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07 - Reading RFID tags with the raspberry pi

Date: May 31, 2013 at 6:53pm
Tags: #raspberry #raspberry pi #rfid #kiosk

This is the first guide (to date) that can be used by kids how to connect and use a RFID with the raspberry pi. 

It has been a long time. I’ve been three months without writing here (afk for a while). Now I’m back and I joined a new makerspace (Made at Mob) that just opened here in Barcelona and I’m now committed to finish what I started: building an open source kiosk with the raspi. And now I’m done working at home, I can finally play with stuff while surrounded by amazing people and things. 


Btw, If you landed on this page by accident or you don’t remember what  this blog is about, here is a list of past tutorials (tumblr archive sucks) :

I’m back with an exciting tutorial that will teach you how to read RFID tags with the raspberry pi. This opens new horizons to what we can do with our tiny little cheap friend. 

This is guide is divided in 2 parts :

  • Part 1: Wiring things up
  • Part 2: Configuring the raspi

You need some ingredients to complete this hacking receipt :

  • a) raspberry pi
  • b) RFID reader . I use the PN532 NFC/RFID controller breakout board - v1.3 (this one). The packages comes with a tuned 13.56MHz stripline antenna, 2 jumpers/shunts and a 4050 level shifter.
  • c) an RFID tag (or just you arm, in case you implanted one under your skin)  
  • d) some wire, welder, tin. (be ready to solder, finally)

Part 1: Wiring things up

To complete this part you need to be able to solder. If you don’t anything about it, read up, get a friend to help or watch this video.

Before you start, keep in mind that I’ve never done it and you should *never* do what I do. I’m software :) 

1.1 Solder the header pins to the breakout board

Take the header pins and divide them in two groups of 3.


Prepare your PN532 NFC/RFID controller and your soldering equipment


Now solder the pins to the board as shown in the picture below. Please do it better than I did.image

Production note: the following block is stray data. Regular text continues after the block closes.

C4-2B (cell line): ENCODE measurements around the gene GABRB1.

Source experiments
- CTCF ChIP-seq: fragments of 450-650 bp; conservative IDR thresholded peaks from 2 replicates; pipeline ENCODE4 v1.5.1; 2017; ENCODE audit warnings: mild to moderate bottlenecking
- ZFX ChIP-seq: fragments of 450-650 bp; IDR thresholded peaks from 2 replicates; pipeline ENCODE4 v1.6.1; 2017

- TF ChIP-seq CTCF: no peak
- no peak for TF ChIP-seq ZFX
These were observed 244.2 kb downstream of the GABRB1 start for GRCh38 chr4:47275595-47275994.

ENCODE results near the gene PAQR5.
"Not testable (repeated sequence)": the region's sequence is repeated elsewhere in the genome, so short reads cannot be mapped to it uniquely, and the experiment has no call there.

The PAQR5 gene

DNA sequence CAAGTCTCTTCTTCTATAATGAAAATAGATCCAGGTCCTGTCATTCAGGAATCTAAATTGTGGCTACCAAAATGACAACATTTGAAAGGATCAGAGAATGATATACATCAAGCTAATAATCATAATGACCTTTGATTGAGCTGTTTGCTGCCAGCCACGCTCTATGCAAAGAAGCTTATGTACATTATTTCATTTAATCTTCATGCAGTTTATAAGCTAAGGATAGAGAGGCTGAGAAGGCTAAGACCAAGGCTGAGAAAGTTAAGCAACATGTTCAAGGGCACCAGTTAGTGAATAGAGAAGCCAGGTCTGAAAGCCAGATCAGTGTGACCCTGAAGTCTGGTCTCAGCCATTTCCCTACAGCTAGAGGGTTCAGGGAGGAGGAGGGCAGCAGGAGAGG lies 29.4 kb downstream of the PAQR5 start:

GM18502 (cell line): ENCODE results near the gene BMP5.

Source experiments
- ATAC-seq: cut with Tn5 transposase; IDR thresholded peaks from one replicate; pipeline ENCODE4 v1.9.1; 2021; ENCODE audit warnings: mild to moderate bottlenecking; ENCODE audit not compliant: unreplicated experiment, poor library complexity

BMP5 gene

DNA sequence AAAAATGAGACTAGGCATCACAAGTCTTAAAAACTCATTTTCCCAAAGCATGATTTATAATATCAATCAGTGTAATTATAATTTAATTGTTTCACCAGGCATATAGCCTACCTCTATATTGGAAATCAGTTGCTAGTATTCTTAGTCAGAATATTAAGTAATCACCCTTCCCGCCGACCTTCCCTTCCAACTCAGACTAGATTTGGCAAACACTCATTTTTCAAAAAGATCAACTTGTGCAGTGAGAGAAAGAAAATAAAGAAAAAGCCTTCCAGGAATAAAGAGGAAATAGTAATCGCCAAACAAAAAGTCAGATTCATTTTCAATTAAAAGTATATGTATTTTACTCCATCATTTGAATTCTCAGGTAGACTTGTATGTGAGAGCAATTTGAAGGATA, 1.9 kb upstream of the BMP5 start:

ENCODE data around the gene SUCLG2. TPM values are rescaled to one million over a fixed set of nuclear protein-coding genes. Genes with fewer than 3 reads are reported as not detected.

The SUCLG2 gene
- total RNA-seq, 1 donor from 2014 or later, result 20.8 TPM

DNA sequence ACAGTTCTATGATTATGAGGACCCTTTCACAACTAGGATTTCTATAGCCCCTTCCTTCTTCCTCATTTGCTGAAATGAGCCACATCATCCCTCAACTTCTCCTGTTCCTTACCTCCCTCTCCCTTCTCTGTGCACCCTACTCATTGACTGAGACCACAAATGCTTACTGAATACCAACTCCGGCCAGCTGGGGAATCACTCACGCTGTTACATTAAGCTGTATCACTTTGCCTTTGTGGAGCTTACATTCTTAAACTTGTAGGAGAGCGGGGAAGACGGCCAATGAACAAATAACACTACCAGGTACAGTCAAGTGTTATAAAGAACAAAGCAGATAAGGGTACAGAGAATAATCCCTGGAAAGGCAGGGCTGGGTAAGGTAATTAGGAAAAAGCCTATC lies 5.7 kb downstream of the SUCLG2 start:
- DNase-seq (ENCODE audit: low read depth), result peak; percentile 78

Now take the two jumpers and use them to set the SEL0 and SEL1 to off.


Setting those selectors to off will “cause the PN532 to boot into UART mode rather than SPI and I2C” (the software we are going to use in the next part of the tutorial only support UART).

Done? Now take off a group of 5 header pins, solder them to the PN532 (FTDICABLE) board, and connect four wires to the pins (GND,5.0V,TXD,RXD) shown in the picture below


So we have this color mapping between pins and wires (you can do it differently) : 

  • GND: Black
  • 5.0 V white
  • TXD, grey
  • RXD purple

Now we can connect the NFC board to the GPIO port of the raspberry.  It’s very simple, don’t panic. The GPIO port is located on the board, and it comes with 16 pins, mapped below. 


The white wire goes to the pin #2 (5V), the black wire goes to pin #6 (ground), grey goes to pin#8 (GPIO14) and purple to pin#10 (GPIO15). If you are wondering how this figure can be rotated to match with the raspi, note that the pin #2 is the one located in the corner of the board. 

In this phase using a breadboard and a breakout kit for raspberry is suggest but not mandatory. You can do the connection however you want. Once everything is wired up, turn on your raspberry and make sure it is connected to the internet. If you need help with first setup please refer to this tutorial : you will learn to configure static ip, ssh, connect to internet, upgrade software, etc.

Part 2: Configuring the raspi

To read data from the NFC we will use libnfc, a library written in c for this purpose. Run the following instruction on your raspberry :

cd /home/pi
mkdir libnfc
cd libnfc
wget http://libnfc.googlecode.com/files/libnfc-1.7.0-rc7.tar.gz
tar -xvzf libnfc-1.7.0-rc7.tar.gz
cd libnfc-1.7.0-rc7
Then you need to edit a configuration file, adding an additional bus (ttyAMA) to default ones. 

EDIT: with the last update of libnfc (1.7.0) our raspberry pi will work without editing the configuration file but simply using the sample config provided. Thanks gilles for poiting it out in the comments. Untested.

sudo cp contrib/libnfc/pn532_uart_on_rpi.conf.sample /usr/local/etc/nfc/devices.d/pn532_uart_on_rpi.conf

And finally configure and build the whole thing
./configure --with-drivers=pn532_uart 
sudo make clean
sudo make install all

We can finally test it out by running one example provided with the libnfc library (see documentation for more stuff).

cd examples
sudo ./nfc-poll

If you followed this guide and you are lucky enough, putting an rfid tag (or your bionical arm) on the reader you will be able to read the ID.

/home/pi/libnfc/libnfc-1.6.0-rc1/examples/.libs/lt-nfc-poll uses libnfc 1.6.0-rc1 (r1326)
NFC reader: pn532_uart:/dev/ttyAMA0 - PN532 v1.6 (0x07) opened
NFC device will poll during 30000 ms (20 pollings of 300 ms for 5 modulations)
ISO/IEC 14443A (106 kbps) target:
ATQA (SENS_RES): 00  04  
UID (NFCID1): aa  9b  c7  dc 
SAK (SEL_RES): 08 

Done! ;)

If you read so far you could leave a comment below and tell me if it was useful and worked for you ;)

Stay hungry, stay tuned.

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